In an attempt to increase student strengths while minimizing various weaknesses, respective levels of academia are constantly shaping teaching practices and standards. These efforts have ranged from those which pertain to physical classroom environment to those that have focused around individual teaching practices/styles. This research was conducted in an attempt to discern the implications of researcher dress on participant abilities to perform well on an achievement oriented questionnaire in the classroom. This study was based around the hypothesis that the success of individual participants completing an examination could be influenced as a result of the appearance of the researcher. This hypothesis assumes that participants will have higher levels of success in a classroom environment where the researcher is dressed formally (dress slacks / shirt and tie), while they will be more likely to achieve lower levels of success in a classroom environment where the researcher is dressed informally (jeans / t-shirt). Those who voluntarily participated were asked to complete a small 20-item questionnaire composed of ACT level math, English, reading and science based questions. They were also asked to complete a short demographic survey asking for their ethnicity, current student status, sex and whether or not they had previously completed the study. The results were then analyzed and correlated based upon the two conditions using an independent samples t-test.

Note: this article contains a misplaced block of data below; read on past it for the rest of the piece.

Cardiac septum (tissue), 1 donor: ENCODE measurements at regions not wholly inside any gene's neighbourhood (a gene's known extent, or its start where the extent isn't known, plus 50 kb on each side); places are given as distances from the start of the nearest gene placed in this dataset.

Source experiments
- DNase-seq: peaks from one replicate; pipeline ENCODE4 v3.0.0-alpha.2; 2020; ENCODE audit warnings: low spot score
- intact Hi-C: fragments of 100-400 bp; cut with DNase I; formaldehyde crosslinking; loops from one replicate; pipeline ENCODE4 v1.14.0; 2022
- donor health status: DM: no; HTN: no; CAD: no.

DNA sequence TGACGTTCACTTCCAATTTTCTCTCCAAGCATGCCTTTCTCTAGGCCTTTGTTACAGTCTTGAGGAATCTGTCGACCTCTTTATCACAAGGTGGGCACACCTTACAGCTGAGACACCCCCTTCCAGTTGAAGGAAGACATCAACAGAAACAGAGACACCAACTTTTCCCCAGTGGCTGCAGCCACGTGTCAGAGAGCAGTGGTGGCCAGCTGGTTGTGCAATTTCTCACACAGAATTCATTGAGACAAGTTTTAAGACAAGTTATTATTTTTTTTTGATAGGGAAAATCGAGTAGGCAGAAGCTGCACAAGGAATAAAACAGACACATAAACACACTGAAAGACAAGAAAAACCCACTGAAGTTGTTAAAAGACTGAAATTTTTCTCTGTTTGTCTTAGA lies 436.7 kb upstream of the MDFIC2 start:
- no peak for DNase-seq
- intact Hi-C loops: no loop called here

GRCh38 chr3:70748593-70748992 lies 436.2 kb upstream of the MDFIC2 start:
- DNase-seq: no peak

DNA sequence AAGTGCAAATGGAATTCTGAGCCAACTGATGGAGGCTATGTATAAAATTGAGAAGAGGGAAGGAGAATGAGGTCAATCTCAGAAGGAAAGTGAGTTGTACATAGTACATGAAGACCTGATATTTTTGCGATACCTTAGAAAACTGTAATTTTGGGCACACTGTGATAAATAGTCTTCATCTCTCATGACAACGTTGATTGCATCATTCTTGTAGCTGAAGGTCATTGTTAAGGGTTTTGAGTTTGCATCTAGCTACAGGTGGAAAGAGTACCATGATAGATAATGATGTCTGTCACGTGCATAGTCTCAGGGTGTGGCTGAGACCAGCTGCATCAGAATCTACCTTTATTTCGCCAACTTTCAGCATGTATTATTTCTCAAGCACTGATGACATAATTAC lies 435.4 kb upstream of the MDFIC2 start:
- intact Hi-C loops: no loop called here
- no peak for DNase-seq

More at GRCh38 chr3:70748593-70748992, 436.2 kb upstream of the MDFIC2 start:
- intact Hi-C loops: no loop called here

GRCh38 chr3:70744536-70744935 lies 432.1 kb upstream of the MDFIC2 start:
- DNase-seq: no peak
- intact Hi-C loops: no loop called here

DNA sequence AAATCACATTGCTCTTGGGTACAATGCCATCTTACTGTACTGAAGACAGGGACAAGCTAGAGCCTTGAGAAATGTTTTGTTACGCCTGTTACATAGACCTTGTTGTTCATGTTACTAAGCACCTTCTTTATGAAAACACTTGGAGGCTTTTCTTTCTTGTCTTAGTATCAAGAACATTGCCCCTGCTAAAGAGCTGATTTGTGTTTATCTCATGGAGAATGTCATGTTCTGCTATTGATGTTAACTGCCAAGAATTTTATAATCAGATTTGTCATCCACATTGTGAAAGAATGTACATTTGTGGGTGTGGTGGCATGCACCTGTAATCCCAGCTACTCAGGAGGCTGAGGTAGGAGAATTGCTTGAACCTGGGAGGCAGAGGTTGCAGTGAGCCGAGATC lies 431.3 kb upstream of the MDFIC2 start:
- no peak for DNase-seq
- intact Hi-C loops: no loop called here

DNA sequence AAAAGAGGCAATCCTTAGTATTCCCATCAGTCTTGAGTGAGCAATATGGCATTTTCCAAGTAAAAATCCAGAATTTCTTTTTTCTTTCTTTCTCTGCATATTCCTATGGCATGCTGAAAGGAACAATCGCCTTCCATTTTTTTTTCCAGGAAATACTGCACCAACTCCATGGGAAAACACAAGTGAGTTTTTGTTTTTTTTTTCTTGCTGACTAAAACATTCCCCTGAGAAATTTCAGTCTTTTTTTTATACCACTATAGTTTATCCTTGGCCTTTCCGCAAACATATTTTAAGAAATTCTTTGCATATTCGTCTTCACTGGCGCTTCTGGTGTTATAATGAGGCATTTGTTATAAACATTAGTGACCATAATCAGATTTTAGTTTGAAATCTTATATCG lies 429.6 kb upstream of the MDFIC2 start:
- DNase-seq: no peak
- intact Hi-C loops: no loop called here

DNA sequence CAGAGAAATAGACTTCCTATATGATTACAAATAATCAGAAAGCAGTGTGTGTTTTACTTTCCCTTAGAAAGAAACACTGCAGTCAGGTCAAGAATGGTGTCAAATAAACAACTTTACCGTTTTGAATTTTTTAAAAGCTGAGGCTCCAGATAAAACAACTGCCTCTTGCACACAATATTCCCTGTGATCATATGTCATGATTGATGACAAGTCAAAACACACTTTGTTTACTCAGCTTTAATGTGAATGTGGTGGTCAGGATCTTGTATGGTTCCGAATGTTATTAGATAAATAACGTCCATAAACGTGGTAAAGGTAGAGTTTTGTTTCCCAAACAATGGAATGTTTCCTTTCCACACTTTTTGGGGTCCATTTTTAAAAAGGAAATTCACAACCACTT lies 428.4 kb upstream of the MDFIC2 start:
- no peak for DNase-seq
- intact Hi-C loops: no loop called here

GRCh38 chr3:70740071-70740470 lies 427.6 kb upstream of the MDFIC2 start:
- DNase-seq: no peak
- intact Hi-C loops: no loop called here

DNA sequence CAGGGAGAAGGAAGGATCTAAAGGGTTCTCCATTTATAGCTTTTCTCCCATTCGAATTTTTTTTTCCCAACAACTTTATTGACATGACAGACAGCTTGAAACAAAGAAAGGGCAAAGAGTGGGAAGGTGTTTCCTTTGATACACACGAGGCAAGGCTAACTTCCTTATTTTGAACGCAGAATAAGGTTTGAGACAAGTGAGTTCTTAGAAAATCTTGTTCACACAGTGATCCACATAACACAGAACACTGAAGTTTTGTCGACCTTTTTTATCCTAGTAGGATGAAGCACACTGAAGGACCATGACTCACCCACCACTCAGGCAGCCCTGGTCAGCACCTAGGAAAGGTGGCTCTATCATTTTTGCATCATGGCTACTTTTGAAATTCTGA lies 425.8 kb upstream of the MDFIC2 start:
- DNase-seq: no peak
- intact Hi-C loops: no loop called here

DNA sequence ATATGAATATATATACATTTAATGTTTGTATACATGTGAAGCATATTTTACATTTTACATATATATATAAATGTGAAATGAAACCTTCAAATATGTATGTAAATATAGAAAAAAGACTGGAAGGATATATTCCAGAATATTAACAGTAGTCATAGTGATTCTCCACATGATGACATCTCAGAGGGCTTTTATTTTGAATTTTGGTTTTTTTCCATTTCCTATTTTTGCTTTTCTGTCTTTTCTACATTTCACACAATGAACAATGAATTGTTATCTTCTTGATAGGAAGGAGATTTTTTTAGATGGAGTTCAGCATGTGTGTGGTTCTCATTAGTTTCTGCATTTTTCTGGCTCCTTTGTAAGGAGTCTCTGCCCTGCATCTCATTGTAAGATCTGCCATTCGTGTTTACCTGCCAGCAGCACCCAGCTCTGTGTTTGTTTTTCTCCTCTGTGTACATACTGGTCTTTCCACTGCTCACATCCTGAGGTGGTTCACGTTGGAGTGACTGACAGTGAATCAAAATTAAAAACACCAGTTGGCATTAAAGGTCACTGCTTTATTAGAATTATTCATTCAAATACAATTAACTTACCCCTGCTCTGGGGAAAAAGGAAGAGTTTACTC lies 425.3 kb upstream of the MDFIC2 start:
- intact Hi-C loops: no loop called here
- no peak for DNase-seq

"An Analysis of Classroom Environment: Researcher Dress vs. Test Performance,"
Undergraduate Psychology Research Methods Journal: Vol. 1
, Article 7.
Available at: https://digitalcommons.lindenwood.edu/psych_journals/vol1/iss12/7
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